There’s the Cager basketball tournaments. There’s Super Soccer. There’s Spike It!

But in reality, there is only one game in Yellowknife that means more to both St. Pat’s and Sir John Franklin than all of those tournaments combined.

Welcome to the Wade Hamer Challenge Cup.

Danae Lafferty of St. Pat’s hoists the Wade Hamer Challenge Cup’s girls trophy aloft after the Irish defeated Sir John Franklin in the girls game one year ago.
NNSL file photo

The puck will drop on the 34 th edition of Yellowknife’s high school hockey battle this afternoon at the Multiplex with the girls game kicking things off at approximately 1 p.m. with the boys game following immediately thereafter.

St. Pat’s is taking its turn to organize the game this – organization flip-flops between both schools each year – and Rob Hart, who’s looking after things on the St. Pat’s end, said it doesn’t take a whole lot of work to get things ready.

“Both schools talk about things such as what worked and see what can be tweaked, if anything,” he said. “We’re responsible for getting people to run the scoreboard, get the music, confirm the officials and it’s all done in consultation with the folks at Sir John Franklin.”

The spoils were shared last year as Sir John Franklin won the boys game while St. Pat’s continued its stranglehold on the girls contest as they won their third in a row and the excitement is building for this year, according to Peter Curran of Sir John Franklin, who will be the head coach of the Falcons boys.

“People have been asking about it when they see me,” he said. “It seems to generate its own excitement and it always brings out a great crowd.”

The Falcons boys ended a four-game losing streak last year; Curran lamented the fact one year ago that had his boys lost, it would have been the first time a school had suffered a five-game losing streak.

A streak he didn’t want to have.

“The wins seem to come in waves,” he said. “Teams get streaky, like on the girls side where St. Pat’s has a streak of their own going. Our boys, though, had a great effort last year and we’re geared up to defend our title this year. It’s a real committed group of young men and they’re quick. It’s a good mix of veterans and younger players with real good leadership.”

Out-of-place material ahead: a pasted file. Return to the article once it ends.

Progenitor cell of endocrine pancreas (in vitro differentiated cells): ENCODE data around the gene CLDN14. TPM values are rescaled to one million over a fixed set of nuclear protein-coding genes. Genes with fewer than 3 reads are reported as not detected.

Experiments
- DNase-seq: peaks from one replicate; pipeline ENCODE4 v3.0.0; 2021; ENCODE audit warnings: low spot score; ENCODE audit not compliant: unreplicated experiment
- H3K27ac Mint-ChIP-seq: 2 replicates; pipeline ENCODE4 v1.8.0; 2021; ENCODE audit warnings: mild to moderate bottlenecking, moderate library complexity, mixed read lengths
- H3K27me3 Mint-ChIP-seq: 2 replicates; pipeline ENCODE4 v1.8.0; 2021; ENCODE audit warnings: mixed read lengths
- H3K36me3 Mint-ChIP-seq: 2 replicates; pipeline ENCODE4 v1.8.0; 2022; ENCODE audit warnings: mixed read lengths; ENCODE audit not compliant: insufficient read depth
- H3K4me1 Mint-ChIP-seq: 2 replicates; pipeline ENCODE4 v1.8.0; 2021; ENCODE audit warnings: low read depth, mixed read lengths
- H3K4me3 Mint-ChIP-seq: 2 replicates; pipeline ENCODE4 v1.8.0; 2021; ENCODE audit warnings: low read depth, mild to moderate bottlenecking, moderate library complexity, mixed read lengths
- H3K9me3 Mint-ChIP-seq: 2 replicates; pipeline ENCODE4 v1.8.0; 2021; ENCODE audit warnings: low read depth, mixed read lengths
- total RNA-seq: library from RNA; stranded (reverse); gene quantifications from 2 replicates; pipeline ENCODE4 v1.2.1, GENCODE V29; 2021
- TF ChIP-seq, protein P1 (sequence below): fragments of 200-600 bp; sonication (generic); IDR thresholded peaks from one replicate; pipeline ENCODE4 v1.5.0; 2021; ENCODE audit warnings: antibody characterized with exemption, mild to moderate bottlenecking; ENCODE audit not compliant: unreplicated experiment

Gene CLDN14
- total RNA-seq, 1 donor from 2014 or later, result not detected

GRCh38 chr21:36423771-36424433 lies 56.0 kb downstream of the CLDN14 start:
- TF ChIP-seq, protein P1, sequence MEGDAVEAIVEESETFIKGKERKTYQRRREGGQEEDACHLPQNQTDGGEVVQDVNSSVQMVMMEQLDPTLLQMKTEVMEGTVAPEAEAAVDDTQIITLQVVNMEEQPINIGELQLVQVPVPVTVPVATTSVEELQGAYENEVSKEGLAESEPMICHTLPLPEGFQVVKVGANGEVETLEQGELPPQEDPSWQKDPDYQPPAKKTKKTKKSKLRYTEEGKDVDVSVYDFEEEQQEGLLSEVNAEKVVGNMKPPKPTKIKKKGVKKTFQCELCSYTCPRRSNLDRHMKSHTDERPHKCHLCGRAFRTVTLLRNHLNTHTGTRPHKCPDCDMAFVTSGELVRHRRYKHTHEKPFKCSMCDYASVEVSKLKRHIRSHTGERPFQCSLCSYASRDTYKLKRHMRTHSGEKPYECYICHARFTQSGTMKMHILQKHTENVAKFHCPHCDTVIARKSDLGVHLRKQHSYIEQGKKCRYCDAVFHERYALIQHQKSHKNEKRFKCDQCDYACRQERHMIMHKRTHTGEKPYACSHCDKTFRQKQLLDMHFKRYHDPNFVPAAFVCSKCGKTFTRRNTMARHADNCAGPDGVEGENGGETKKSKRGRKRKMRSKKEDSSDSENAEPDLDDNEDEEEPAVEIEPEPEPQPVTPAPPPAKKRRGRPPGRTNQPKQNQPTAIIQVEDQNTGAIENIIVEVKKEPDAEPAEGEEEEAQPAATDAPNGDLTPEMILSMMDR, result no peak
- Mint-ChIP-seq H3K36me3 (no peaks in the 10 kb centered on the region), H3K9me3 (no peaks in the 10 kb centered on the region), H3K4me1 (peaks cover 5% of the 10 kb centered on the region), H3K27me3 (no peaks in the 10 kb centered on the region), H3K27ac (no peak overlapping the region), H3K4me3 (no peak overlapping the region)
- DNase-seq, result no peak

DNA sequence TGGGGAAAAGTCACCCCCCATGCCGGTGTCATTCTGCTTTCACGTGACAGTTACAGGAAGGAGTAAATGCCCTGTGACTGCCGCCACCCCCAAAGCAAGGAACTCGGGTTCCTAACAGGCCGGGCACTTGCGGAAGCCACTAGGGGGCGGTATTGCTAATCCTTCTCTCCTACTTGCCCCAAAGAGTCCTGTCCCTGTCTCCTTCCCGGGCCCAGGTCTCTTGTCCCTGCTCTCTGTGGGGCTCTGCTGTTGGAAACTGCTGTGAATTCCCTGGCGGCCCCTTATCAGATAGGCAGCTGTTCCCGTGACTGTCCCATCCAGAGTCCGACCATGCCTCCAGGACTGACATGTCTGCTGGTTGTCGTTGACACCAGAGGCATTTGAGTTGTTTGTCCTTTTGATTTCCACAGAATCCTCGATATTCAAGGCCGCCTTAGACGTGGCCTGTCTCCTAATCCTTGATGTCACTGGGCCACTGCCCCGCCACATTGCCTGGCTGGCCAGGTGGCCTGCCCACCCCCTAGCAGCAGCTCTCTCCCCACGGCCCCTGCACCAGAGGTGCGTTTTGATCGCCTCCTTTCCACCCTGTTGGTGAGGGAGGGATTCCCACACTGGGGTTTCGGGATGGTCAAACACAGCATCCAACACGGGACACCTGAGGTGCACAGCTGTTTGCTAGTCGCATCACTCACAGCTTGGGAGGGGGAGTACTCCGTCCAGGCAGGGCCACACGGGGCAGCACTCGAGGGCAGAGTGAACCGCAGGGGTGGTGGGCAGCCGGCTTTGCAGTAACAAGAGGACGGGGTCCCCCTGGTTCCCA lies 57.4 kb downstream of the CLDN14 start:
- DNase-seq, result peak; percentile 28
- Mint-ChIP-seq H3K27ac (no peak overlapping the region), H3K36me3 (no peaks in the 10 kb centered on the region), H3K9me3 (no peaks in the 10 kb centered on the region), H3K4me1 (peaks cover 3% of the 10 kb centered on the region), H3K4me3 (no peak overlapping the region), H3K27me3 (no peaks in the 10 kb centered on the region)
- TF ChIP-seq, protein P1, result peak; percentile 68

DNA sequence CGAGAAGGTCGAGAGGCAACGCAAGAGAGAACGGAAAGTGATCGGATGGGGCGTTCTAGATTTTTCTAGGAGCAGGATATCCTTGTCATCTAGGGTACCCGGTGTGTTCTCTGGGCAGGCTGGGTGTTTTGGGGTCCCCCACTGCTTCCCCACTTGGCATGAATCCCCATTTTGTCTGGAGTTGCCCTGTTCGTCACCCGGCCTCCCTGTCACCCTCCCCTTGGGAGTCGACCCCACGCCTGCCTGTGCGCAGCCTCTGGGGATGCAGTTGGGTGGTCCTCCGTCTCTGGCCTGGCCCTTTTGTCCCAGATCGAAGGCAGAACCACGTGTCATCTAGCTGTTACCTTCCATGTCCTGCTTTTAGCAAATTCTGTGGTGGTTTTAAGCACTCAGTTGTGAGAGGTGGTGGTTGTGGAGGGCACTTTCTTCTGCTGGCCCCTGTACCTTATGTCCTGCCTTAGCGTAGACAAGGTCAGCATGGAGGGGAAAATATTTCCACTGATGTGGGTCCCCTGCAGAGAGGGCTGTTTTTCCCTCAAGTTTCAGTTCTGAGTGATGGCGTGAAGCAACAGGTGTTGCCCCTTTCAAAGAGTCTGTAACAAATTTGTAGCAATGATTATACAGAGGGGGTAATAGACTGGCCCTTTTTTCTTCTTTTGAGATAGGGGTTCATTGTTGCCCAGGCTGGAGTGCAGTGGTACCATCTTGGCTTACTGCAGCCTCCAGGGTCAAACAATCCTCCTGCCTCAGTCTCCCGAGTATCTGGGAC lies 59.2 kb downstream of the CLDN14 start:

The St. Pat’s boys also have a good mix of young players on their boys roster with most of their players being midget-aged, said Hart.

“I’d say we’re pretty even in goaltending and defence,” he said. “We have Paul St. Cyr and Isaac Karstad as our netminders and I’m guessing Devin Vogel will be their goaltender. It makes it exciting but I think we have a good chance to bring the Cup home.”

Dean MacInnis, principal of Sir John Franklin High School, presents Jack Panayi, captain of Sir John Franklin’s boys team, with the championship trophy after the Falcons beat St. Pat’s in the Wade Hamer Challenge Cup boys game in November 2017.
NNSL file photo

Practice times are always tough to get because ice times are always at a premium, a task made even tougher for part-time programs like the ones at the high schools.

The Falcons girls have been on the ice every Saturday morning practising while the boys have managed to nail down an evening time slot on Thursdays.

Curran, who’s been helping Landon Kowalzik, the girls head coach, this season, said the level of commitment from the girls trying out for the school’s team was rather impressive.

“A total of 43 girls started out this year and even before we posted the roster, there was still 38 girls,” he said.

To get the girls ready, Curran said Kowalzik was able to schedule a series of game against the Yk Women’s Hockey League.

“They’re always looking to play games because they have a lot of players so we managed to get four games with their players,” he said.

St. Pat’s will be going with a roster of 18 players – 12 of them rookies – and Hart said it’s a mix of veterans and new faces.

“The last few years, we benefited from having a lot of the Canada Games and Arctic Winter Games players and that’s how we’ve been winning,” he said. “Sir John has had some good girls players over the years – Kandis Villebrun, Sahara Lafferty, Ayesha Barlas to name a few – but we’ve been able to draw those top players the last little bit.”

For the Grade 12 players, this will be their final chance to play in the game while the Grade 9 players will be getting their first taste of just how big a deal the game really is.

Curran said it’s a much different mindset about the game depending on who you ask.

“The seniors put a lot of pressure on themselves because it’s their last time and they want to go out a winner,” he said. “The Grade 9 players have a different pressure because they’re new to all of this: the crowd, the size of the game, all that stuff. All they have to remember is that the rules are the same, the puck is the same, the scoring is the same. They just need to block out the 1,100 or so fans in the stands.”

If you think the championship doesn’t mean a lot to the players, consider this line from Hart when talking about his son, Matthew.

“His Grade 10 year, they won everything there was to win: Cager, Spike It, Super Soccer,” he said. “I told him he had a great sports year but he told me he would trade it all in for the Challenge Cup because they lost the boys game that year. It’s a trophy the kids identify with and it means a lot to those who play in the game. It’s such a special day and you’re happy to see them get that experience.


James McCarthy

After being a nomad around North America following my semi-debauched post-secondary days, I put down my roots in Yellowknife in 2006. I’ve been keeping this sports seat warm with NNSL for the better...

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